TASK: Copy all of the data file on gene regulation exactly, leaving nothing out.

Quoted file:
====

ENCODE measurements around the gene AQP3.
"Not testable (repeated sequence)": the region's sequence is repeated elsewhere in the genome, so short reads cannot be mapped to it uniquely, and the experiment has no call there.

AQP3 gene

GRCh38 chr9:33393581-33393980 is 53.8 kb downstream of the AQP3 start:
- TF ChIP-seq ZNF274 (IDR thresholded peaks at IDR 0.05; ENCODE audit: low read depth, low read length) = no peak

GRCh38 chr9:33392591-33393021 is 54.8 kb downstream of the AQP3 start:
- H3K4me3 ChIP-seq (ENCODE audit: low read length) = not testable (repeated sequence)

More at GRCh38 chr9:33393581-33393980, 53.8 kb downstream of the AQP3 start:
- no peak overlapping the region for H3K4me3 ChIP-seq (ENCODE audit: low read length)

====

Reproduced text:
ENCODE measurements around the gene AQP3.
"Not testable (repeated sequence)": the region's sequence is repeated elsewhere in the genome, so short reads cannot be mapped to it uniquely, and the experiment has no call there.

AQP3 gene

GRCh38 chr9:33393581-33393980 is 53.8 kb downstream of the AQP3 start:
- TF ChIP-seq ZNF274 (IDR thresholded peaks at IDR 0.05; ENCODE audit: low read depth, low read length) = no peak

GRCh38 chr9:33392591-33393021 is 54.8 kb downstream of the AQP3 start:
- H3K4me3 ChIP-seq (ENCODE audit: low read length) = not testable (repeated sequence)

More at GRCh38 chr9:33393581-33393980, 53.8 kb downstream of the AQP3 start:
- no peak overlapping the region for H3K4me3 ChIP-seq (ENCODE audit: low read length)